Mail Handlers Local 323

Representing Mail Handlers and MHAs working for the United States Postal Service

Local President's Page

May 2022 Update

So how are things going in Local 323? That’s a good question. I found myself contemplating that very question as I searched for a topic to cover in this month’s column. At times there’s something particularly positive or interesting to cover. The passage of Postal Reform or the ratification of a new National Agreement would fall into this category. Alternatively, there are times when I find no shortage of topics which arise from my frustration. I don’t think you need examples of that. And then there are times when significant events loom on the horizon and we focus on improving at our core function of providing representation. That is where Local 323 finds itself right now.


There are two significant things looming on the horizon. The first of course is the negotiation of the 2022 National Agreement. The 2019 National Agreement expires on September 20th of this year, the proposals for our next contract have been finalized, and the negotiators head to the bargaining table on June 10th. Now we wait. The second significant item is the 2020 NPMHU National Convention. This Convention was delayed to August of this year due to the COVID-19 pandemic. During the National Convention, the Delegates will debate and vote on the rules under which our Union will operate.


Today, tomorrow, and until its necessary to adapt to the changes that lay ahead, we have an opportunity to improve on our core functions. What does that mean exactly? It means that each individual Representative, from the most recently appointed Alternate Steward to the Local President, should evaluate how they can become better at providing service to the Membership. This is a process which varies with time and experience; but it starts with a frank appraisal and a few simple questions. Am I getting better; am I better than I was a month ago, six months ago, or a year ago? What do I need to learn; where is that information; how will I use that information to become better? This is not something I’m preaching to our developing Representatives, but something I do personally on regular basis.


The process I use to evaluate my individual progress is also used to evaluate the progress of the Local Union, although with broader questions. Is Local 323 getting better, is Local 323 better than it was a month ago, six months ago, or a year ago? Do the Representatives have the tools and training they need; what additional tools and training can we provide; are we creating and environment where the Representatives can become better? These are question I not only ask myself, but also the Members of the Local Executive Board and Local Union Council. My viewpoint is well known, good enough is never good enough; it’s always possible to do better. It is important that those entrusted with leadership roles are always striving to create a better and more effective Local Union.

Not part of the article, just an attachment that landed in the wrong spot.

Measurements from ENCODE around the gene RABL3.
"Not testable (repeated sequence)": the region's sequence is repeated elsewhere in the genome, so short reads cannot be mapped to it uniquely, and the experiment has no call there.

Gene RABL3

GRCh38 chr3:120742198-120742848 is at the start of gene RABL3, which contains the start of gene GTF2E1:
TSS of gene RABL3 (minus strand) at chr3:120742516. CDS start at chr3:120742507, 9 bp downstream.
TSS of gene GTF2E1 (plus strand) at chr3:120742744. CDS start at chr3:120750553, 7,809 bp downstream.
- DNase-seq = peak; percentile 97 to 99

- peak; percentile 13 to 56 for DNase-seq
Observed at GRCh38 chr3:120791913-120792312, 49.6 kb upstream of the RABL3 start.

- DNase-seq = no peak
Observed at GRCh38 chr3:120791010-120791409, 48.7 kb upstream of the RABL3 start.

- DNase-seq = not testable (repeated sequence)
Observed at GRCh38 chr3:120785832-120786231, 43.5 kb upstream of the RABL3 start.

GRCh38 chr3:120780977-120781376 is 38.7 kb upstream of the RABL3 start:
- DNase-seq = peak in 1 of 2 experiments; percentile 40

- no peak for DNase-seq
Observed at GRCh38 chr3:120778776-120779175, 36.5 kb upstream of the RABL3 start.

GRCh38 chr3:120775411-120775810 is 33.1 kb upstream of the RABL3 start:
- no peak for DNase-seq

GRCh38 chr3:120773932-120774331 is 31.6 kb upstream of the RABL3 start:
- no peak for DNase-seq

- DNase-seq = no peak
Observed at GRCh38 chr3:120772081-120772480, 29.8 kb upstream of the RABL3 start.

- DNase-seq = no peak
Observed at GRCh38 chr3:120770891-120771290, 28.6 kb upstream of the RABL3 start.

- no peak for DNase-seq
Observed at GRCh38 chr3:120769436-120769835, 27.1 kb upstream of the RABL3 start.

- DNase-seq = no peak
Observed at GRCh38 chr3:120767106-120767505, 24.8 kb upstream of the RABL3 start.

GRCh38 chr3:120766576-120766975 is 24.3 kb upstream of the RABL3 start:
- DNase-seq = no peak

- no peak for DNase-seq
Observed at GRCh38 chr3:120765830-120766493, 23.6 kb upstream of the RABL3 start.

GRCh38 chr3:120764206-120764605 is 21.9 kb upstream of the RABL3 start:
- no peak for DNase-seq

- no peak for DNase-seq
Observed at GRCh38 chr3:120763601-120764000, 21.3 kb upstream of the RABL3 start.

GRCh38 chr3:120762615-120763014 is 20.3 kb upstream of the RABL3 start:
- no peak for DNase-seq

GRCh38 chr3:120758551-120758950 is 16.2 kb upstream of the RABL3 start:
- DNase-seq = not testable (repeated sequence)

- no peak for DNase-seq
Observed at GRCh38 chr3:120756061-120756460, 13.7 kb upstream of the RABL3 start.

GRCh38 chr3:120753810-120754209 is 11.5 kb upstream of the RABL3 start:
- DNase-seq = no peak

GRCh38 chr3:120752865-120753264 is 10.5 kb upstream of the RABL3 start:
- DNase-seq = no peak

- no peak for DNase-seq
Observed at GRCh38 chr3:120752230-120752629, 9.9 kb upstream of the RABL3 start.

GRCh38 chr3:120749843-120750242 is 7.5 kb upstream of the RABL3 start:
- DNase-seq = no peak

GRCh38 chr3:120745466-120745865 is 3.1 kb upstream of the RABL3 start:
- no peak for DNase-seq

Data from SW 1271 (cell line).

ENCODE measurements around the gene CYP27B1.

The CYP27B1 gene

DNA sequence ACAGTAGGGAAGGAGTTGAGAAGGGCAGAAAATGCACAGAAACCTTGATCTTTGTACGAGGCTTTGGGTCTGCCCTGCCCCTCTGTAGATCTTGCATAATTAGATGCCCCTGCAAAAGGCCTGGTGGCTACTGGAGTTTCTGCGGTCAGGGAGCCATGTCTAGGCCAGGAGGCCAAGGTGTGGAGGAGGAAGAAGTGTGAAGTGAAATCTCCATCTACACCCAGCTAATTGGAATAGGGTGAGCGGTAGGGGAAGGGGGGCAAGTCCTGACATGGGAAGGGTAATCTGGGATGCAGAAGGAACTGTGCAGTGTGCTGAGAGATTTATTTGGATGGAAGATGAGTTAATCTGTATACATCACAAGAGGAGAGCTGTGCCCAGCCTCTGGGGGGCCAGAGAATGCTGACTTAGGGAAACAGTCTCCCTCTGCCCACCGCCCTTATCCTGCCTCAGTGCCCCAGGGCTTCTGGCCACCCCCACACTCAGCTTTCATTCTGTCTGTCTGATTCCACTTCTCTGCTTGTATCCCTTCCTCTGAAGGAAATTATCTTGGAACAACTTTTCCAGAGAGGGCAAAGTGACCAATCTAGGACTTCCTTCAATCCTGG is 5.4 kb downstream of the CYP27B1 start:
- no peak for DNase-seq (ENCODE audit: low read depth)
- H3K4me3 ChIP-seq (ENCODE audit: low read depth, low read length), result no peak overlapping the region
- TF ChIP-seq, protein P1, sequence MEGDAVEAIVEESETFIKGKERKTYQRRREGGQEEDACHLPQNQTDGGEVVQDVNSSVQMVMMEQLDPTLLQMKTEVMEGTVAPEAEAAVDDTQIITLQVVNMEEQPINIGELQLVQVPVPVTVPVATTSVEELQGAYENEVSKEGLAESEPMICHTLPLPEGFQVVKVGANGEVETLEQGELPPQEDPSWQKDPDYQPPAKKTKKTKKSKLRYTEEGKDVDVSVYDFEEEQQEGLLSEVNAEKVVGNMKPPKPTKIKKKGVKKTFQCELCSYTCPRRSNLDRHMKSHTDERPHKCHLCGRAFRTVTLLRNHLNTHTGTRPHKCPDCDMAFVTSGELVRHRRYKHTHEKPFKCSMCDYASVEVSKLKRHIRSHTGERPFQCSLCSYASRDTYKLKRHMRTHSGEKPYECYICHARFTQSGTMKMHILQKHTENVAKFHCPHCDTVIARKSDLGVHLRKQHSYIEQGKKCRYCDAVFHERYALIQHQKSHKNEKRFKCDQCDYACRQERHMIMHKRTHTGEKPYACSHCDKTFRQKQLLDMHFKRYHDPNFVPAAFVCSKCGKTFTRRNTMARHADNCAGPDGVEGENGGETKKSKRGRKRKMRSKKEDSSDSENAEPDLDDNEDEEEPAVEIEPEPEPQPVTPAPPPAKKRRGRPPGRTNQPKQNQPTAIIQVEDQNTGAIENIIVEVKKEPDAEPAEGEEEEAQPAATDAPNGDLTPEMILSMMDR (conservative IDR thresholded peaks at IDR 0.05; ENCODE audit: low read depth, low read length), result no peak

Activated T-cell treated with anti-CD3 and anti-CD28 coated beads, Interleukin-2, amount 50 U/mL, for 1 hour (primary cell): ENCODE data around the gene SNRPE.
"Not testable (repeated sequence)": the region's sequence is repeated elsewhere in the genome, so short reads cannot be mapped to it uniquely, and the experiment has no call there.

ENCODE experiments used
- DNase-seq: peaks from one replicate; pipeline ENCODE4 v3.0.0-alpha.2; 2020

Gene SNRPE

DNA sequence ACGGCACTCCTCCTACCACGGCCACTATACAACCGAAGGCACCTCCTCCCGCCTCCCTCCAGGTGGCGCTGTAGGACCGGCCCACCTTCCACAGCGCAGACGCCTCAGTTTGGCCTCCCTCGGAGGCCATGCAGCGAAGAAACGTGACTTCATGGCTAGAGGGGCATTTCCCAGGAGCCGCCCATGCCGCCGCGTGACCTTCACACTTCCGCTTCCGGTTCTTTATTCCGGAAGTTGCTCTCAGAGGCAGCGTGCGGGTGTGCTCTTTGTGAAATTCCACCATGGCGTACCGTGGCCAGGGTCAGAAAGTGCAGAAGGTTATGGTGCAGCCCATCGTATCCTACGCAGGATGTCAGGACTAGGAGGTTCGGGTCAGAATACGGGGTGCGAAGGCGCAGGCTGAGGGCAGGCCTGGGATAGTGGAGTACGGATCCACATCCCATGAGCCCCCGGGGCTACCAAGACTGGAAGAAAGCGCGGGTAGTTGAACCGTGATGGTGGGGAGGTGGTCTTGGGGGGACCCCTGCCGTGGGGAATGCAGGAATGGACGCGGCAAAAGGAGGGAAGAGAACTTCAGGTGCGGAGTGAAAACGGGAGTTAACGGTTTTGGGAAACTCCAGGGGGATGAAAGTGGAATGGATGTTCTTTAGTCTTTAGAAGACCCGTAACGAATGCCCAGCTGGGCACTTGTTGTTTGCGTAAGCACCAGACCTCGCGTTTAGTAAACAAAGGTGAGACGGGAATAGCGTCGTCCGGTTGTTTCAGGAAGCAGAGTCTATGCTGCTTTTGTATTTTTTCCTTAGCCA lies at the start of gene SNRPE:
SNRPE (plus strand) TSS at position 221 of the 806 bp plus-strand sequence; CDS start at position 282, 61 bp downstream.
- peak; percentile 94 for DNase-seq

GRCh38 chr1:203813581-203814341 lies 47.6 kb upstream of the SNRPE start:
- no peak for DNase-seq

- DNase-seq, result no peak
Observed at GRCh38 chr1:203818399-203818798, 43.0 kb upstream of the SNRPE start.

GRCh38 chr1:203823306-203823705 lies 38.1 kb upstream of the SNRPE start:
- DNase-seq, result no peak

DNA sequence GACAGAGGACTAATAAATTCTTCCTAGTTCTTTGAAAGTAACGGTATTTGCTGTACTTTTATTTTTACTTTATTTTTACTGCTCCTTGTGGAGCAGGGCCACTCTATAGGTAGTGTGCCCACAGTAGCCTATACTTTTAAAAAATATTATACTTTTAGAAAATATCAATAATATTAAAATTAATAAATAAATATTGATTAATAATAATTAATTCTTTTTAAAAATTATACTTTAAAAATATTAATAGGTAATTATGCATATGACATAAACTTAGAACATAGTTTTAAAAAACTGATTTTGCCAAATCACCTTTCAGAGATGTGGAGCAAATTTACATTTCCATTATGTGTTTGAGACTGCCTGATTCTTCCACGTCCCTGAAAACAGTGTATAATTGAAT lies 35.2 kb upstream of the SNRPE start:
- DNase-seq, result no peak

So, how do we do that? How do we create a better and more effective Local Union? It starts with a frank appraisal of our strengths and weaknesses. Our greatest strength is that we all come from a common background. We all come from the work floor as Members of the Mail Handler bargaining unit. This is also our greatest weakness. Not the fact that we’re all Mail Handlers, the fact that we all come from the work floor. Who runs the work floor? Does anyone think that we should look to management for a model of how to operate? I hope not. We’re not looking to become an organization with a culture of apathy and disfunction. The Local Union must be something else.


The Local Union must create a culture that is completely divorced from the culture of management. This can be difficult to do, particularly when considering that our primary function is to process grievances which result from management’s culture. The first step is knowing that there is a difference. It takes some newer Representatives time to adapt to the differences between the cultures. Yet, I see Representatives transition between these cultures daily. They know when they put on their “Steward’s hat” they are working in a different culture, with different rules, and with different expectations. Put another way, they know that they’re changing their mindset from the mindset of a craft employee to the mindset of a Union Representative.


Each Representative must remain flexible in their thinking and be able to adapt their mindset to changing circumstances. Still, it’s possible that I’m overly entrenched in one mindset. I shared that one with you earlier, it was “good enough is never good enough; it’s always possible to do better.” Although, that doesn’t seem to be a bad mindset in which to be entrenched. It comes from knowing that for things to change, we must change, and that for things to get better, we must get better. It all starts with being able to adapt your mindset.


So back to where I started. How are things going in Local 323? You tell me.